If you do put in "too many hours" some how then the payroll admins remove it from your paycheck without telling anyone.
Its upto you to pay attention to your check and ask questions about why it was done.
Alternativly if the application doesnt allow you to put in your hours because they span days they do not have a process to allow you to get the time on your check that pay period.
You have to wait till your check is issued then submit a payroll correction. In all of these instances anyone you talk to in payroll has no idea how the application works on how it calculates time for employees. These are the people to change your paycheck with absolutly no oversight. They dont have to email anyone call anyone or document anywhere that they did it. Your manager even has no idea.
I have seen it take over 6 months to get a payroll correction completed because every time you call the payroll line they never give you their name or contact information and if you somehow do get it they complain to your manager. No one is held accountable and the software was broken purposely in order to keep people from putting "too much time" on their time card even if they work it. NICE.......
But what has the fear given you? No payrise, no chance to be with your family and no option of finding a new job that won't buttfuck you.
Now if you'd not done overtime, you'd have had more time with your family. If necessary you could have taken another part-time job for a short while to tide over life's little problems.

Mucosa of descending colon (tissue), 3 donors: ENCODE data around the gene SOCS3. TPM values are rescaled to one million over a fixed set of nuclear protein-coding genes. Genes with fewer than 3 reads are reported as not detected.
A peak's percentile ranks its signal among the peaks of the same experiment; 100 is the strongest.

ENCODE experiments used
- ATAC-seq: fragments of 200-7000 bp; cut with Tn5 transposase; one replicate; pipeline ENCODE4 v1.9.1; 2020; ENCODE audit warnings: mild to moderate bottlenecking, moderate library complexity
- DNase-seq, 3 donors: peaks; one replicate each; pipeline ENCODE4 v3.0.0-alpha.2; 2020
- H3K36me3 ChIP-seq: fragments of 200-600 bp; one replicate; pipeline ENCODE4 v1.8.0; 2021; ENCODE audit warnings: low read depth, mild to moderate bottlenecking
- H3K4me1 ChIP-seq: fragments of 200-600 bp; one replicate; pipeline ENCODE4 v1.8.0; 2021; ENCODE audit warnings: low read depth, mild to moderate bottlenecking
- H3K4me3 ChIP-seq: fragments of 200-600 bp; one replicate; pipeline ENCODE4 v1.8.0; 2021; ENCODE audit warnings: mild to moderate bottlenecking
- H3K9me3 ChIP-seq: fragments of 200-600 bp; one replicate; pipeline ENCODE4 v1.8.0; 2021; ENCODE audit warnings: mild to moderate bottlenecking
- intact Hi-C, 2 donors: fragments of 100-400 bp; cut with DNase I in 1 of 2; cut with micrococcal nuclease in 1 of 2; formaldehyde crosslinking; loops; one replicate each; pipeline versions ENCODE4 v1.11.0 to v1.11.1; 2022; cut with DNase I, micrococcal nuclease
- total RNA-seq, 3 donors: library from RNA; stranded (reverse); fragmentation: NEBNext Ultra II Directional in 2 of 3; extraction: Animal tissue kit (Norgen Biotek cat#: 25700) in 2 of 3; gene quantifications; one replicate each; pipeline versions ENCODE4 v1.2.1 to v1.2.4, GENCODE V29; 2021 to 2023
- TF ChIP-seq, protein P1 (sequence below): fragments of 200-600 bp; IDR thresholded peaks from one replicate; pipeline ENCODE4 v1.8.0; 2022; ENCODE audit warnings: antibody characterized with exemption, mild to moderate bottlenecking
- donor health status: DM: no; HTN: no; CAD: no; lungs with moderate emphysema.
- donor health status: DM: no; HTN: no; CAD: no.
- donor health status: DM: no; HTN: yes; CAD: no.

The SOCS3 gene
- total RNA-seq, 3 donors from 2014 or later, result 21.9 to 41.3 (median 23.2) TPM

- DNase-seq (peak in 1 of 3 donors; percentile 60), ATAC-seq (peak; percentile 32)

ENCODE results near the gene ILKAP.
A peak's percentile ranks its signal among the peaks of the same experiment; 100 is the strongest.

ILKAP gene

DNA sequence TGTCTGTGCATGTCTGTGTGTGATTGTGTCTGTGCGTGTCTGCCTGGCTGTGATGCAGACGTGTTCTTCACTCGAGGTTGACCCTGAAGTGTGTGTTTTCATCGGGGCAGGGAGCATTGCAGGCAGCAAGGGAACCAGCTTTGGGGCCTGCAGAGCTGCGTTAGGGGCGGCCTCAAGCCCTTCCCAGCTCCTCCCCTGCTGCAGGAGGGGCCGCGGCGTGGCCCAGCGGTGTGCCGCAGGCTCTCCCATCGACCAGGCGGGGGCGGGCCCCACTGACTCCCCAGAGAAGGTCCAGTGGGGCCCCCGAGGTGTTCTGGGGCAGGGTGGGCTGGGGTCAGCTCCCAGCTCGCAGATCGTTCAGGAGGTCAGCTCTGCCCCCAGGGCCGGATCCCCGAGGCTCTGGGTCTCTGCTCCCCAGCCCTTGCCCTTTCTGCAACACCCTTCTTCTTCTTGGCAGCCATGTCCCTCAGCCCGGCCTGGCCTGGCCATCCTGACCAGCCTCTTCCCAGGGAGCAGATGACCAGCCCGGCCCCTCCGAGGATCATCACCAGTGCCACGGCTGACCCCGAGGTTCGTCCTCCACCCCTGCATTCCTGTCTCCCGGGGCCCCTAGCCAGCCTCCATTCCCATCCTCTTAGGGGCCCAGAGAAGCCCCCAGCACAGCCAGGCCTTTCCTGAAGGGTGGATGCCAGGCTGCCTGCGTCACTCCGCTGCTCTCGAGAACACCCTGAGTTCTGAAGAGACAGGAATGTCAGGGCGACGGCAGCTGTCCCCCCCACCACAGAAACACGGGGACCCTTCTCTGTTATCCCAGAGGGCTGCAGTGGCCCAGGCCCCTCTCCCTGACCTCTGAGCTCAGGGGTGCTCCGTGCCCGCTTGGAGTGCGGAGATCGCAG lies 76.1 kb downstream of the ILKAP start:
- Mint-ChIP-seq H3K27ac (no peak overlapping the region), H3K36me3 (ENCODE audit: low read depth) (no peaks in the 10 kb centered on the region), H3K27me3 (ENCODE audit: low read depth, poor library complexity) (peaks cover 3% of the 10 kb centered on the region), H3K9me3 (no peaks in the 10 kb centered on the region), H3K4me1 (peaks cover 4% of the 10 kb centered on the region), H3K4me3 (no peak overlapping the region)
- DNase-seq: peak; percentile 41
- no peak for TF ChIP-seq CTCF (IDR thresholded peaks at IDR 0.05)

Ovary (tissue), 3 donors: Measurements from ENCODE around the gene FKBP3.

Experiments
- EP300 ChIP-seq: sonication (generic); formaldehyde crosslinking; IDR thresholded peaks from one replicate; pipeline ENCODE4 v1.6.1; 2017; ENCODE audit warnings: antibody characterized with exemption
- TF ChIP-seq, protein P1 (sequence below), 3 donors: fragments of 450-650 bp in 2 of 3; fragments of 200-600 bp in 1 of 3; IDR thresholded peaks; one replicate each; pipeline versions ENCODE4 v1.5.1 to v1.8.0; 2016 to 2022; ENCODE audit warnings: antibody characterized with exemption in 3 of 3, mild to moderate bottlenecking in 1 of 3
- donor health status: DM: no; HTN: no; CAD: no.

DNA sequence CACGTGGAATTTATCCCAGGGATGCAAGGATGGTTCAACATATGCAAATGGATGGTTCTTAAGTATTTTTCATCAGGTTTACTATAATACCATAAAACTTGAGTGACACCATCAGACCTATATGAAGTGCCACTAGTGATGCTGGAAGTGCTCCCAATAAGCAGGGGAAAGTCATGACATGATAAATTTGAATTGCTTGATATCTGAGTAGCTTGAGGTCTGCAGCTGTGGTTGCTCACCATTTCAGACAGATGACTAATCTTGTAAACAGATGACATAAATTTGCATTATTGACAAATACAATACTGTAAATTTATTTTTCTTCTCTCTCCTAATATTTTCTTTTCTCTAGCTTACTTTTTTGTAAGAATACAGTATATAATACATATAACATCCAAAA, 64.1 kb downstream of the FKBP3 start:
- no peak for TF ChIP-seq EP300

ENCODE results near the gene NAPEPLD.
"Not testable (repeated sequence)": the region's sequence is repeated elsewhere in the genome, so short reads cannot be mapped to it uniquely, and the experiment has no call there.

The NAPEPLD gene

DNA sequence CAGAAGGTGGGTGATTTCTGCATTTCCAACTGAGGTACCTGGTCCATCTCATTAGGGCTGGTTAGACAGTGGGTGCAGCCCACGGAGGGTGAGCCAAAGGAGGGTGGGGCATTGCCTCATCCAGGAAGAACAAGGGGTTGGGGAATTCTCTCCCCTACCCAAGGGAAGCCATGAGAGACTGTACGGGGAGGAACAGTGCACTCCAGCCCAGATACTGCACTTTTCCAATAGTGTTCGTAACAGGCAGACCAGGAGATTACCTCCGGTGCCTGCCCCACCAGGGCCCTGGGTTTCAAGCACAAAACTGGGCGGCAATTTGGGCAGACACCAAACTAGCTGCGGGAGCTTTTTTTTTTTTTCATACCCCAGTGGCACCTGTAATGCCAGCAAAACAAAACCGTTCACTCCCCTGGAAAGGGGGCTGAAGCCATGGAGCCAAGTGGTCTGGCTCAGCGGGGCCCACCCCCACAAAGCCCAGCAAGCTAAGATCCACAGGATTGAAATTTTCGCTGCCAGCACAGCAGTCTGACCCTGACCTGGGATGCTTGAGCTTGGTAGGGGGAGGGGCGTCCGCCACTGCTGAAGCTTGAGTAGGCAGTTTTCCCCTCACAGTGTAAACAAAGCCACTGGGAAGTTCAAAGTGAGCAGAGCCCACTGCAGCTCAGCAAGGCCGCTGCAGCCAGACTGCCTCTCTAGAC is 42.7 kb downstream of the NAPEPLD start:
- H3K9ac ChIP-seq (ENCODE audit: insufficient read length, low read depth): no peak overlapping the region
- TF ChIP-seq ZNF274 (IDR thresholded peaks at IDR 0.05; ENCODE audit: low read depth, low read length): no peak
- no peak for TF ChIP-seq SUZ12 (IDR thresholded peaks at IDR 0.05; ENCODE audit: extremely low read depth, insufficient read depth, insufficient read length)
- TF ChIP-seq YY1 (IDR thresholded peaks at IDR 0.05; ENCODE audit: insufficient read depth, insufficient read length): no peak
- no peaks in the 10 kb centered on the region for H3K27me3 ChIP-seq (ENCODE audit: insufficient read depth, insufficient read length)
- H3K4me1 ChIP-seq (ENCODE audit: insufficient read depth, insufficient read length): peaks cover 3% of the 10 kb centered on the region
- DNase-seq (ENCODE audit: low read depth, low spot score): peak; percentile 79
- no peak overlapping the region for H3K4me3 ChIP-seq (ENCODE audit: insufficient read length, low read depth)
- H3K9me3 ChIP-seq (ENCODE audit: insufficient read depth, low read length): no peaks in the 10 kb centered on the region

If you'd not done overtime and they looked ready to kick you out, you've got plenty of time to look for another job before they get around to finding out a way to sack you that won't entitle you to any severance pay.
One reason I've not been in your situation is because I've not let that situation start.
I have had to work late for weeks but I've then taken time off and it's only ever been for what I can see is a short-term need. Just because management screwed up doesn't make it my problem. I'll work to fix the problem, but only so far as it looks like either I'll get paid for it, or I'm not being used.
Careful work and the idea that I should always spend LESS than I'm earning means that now my mortgage is low and I have freedom to accept work on conditions I find equitable.
Unpaid overtime, in the US, falls into two categories: Legal and illegal.
The way the current labor laws work, (and have worked for a while) those call center employees are, to the best of my knowledge, eligible for overtime compensation. Oh, and requiring prior authorization doesn't necessarily mean they don't have to pay you, especially if that was not communicated to you before you put in the overtime, it just means that if you do it after being told about needing that authorization, you can face disciplinary action. Of course, that depends on the country/state/etc you're in.
@Doug Glass: I understand what you went through. I turned down offers from a couple companies I was pretty sure would do that to me. Technically, my current company could, (oh, the joys of being "Exempt") but they seem to have a pretty significant focus on keeping employees happy and productive, part of which is setting realistic goals. It's my responsibility to get those goals accomplished on time, and if I don't, then I need to work overtime or it'll show up on my performance reviews that I didn't get all my work done. That simple.
Posting anon because I should be working on one of those projects right now, but can't seem to motivate myself enough.